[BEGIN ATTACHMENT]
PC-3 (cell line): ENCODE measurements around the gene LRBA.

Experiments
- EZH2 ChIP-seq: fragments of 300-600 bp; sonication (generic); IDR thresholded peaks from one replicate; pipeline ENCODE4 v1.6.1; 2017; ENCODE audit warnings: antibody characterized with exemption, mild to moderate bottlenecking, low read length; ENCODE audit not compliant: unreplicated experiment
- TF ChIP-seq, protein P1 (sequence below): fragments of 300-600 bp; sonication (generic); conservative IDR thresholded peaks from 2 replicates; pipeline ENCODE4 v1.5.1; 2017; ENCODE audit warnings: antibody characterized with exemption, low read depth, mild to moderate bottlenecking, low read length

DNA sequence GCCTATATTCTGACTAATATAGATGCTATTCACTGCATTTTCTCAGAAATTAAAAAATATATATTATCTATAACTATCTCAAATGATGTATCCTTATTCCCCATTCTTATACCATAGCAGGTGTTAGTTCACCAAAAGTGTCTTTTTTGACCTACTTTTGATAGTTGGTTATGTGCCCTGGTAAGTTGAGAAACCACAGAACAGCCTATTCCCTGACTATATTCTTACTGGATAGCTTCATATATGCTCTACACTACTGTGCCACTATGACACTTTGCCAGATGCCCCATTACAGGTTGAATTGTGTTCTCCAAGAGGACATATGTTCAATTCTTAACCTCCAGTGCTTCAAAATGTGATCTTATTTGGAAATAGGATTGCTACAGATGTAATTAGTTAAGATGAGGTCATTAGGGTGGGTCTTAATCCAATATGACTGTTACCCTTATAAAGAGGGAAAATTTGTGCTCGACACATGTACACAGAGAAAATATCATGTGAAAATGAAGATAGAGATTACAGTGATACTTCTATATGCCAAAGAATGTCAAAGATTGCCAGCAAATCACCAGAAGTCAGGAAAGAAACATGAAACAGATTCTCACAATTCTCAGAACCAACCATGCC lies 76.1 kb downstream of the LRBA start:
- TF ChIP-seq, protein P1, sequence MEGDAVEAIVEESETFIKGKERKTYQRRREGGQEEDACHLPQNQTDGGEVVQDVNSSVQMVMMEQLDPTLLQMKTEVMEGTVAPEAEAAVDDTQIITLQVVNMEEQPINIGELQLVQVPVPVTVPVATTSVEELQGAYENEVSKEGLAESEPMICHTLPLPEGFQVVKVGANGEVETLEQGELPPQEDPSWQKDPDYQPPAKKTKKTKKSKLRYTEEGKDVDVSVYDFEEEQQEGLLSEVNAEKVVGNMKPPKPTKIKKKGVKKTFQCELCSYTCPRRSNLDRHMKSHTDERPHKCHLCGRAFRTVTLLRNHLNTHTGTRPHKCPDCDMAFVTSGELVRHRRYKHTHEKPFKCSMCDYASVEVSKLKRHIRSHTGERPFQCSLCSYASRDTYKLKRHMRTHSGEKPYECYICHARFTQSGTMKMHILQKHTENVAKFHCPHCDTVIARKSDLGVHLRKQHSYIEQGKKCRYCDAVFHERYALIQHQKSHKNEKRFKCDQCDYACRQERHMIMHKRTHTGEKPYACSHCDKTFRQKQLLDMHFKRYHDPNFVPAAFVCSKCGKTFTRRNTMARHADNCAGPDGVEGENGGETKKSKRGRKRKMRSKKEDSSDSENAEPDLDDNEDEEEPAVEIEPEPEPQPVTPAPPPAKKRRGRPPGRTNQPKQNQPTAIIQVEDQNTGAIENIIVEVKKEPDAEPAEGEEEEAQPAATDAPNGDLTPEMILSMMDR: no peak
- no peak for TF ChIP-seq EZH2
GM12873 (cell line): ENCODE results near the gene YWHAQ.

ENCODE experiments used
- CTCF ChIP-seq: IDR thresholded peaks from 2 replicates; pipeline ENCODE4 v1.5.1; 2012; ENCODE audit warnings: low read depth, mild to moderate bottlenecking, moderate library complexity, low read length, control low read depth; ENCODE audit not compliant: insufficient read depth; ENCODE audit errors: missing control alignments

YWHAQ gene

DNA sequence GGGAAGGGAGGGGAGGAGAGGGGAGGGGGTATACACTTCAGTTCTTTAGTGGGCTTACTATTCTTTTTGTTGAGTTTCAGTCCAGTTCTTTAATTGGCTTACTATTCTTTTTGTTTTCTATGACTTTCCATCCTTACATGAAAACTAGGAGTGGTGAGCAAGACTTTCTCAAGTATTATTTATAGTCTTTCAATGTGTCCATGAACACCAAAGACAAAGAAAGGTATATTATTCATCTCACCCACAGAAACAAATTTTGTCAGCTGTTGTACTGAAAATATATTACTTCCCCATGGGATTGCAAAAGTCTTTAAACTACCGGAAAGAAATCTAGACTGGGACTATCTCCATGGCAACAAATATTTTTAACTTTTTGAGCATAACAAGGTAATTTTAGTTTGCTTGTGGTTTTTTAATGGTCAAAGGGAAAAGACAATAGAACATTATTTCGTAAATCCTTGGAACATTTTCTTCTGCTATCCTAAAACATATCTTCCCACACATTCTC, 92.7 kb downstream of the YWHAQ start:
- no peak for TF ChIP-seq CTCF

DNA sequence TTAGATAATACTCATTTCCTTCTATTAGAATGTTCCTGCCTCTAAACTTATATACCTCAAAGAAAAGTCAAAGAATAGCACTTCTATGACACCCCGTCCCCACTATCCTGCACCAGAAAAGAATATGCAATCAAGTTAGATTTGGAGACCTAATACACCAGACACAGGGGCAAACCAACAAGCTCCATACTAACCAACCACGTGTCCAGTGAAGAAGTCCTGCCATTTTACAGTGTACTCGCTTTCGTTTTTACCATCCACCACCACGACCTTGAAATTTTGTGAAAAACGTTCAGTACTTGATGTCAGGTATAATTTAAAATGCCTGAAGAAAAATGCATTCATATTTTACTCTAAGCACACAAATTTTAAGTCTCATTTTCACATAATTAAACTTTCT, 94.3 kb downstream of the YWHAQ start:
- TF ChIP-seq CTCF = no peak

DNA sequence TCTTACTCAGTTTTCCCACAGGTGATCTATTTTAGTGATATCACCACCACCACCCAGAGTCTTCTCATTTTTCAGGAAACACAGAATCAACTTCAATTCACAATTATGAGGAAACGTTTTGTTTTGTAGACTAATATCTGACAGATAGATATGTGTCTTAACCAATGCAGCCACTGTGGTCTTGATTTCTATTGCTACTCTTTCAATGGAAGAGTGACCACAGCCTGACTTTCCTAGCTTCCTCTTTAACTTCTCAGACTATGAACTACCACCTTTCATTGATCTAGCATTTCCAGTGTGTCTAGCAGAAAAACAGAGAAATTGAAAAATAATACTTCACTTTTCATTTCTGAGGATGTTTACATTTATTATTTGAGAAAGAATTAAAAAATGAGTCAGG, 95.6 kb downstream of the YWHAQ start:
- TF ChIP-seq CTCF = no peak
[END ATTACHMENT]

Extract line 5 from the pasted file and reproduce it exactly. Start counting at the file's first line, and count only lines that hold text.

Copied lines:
DNA sequence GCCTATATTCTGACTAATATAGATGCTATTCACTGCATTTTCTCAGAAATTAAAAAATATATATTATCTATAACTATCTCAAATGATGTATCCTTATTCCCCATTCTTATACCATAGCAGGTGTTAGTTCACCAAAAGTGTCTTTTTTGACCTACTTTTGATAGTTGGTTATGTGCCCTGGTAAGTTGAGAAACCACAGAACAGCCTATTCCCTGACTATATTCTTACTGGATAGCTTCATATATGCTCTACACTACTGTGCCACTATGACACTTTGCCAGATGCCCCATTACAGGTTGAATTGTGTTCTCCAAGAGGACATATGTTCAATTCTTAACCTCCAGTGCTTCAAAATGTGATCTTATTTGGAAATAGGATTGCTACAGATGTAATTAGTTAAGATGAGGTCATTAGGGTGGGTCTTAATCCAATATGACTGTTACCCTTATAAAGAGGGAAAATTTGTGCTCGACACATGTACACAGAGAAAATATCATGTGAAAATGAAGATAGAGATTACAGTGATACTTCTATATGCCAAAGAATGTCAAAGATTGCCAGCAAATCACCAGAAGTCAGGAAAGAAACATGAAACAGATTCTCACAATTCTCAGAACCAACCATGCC lies 76.1 kb downstream of the LRBA start: